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The EEOC numbers announced this month show that America’s ongoing economic struggles are continuing to fuel the job discrimination fire in 2011. Employees filed 99,947 charges of job discrimination with the EEOC in fiscal year 2011. That’s the highest number of job bias complaints filed by employees in the EEOC’s 46-year history.
The National Labor Relations Board has been taking a close look at how employers react when they don’t like what their employees post on Facebook. Surprisingly, employers have won several of those cases.
Hard times have forced older workers to try the intern option. Fearing that employers shun applicants with long, unexplained career gaps, ambitious but unemployed people are opting for unpaid internships. But before you get carried away by the prospect of marvelous production for virtually no cost, let’s have a reality check.
With the Occupy Wall Street protests spreading to dozens of U.S. cities, you may be faced with workers who join in such activities, whether in person or via social media. How should you respond?
We all anticipated that the Americans with Disabilities Act Amendments Act (ADAAA) would make it easier for certain medical conditions to qualify as protected disabilities. That was, after all, the point of the law. Earlier this year, the EEOC provided an example of just how well the ADAAA may do that.
Q. We’ve heard about the National Labor Relations Board’s focus on an employee’s right to post critical work-related comments on Facebook. However, we also heard that the NLRB has started to limit its view on whether such comments are protected concerted activity. What’s going on?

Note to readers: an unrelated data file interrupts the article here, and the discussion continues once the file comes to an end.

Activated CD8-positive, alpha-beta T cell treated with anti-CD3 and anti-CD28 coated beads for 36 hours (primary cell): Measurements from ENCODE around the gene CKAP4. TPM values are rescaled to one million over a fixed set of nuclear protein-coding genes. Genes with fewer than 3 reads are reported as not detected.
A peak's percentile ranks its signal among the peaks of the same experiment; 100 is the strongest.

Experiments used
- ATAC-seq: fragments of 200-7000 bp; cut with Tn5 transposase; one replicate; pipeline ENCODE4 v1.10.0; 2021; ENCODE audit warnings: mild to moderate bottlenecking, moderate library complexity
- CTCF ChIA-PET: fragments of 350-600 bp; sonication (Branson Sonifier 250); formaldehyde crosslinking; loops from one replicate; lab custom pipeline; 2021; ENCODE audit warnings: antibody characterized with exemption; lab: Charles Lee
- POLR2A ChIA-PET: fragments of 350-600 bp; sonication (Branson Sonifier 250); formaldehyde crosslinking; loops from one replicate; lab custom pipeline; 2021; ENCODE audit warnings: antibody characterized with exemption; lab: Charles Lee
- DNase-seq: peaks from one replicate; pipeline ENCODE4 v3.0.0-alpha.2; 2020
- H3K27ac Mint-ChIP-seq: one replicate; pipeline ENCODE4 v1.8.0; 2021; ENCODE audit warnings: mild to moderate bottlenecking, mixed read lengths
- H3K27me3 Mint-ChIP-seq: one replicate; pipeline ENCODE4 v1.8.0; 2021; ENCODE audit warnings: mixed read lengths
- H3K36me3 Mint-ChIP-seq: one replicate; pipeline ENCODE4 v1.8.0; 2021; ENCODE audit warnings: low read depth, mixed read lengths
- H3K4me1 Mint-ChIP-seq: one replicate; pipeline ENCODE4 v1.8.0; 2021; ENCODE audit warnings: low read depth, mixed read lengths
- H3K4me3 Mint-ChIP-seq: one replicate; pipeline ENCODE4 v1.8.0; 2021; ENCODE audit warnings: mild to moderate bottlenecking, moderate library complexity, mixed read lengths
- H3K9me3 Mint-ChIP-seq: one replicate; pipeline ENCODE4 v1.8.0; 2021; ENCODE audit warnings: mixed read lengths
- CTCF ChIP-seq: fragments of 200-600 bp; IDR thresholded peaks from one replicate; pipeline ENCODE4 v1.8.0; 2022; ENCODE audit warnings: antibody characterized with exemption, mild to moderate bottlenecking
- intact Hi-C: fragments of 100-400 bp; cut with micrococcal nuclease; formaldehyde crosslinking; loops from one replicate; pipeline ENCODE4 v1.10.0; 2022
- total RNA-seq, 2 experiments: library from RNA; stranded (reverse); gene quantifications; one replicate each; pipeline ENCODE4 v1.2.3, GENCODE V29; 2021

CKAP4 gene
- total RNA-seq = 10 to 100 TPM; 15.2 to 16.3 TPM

Last year, Electrolux agreed to adjust its break schedule to accommodate Muslim employees working the evening shift at its St. Cloud plant. The EEOC mediated last year’s agreement in a process that was hailed as a model of cooperation between the employer, employees and the federal government. Problem solved, right? Not so fast.
For 15 years, Silvia Angelico Nieto served faithfully as a vice president and relationship manager in Northern Trust N.A.’s international private banking division. Or so the Miami bank thought. Turns out, she spent at least part of that time misdirecting more than $4 million dollars into her own personal bank accounts.
Q. We suspect that one of our employees has filed a fraudulent workers’ compensation claim. We would like to hire a private investigator to gather information on his activities. By doing so, are we subject to the requirements of the Fair Credit Reporting Act?
The 9th Circuit Court of Appeals has sent to arbitration a labor/management dispute over union representation following several lawsuits that accused employers of acting in bad faith by refusing to accept the union as employees’ bargaining representative.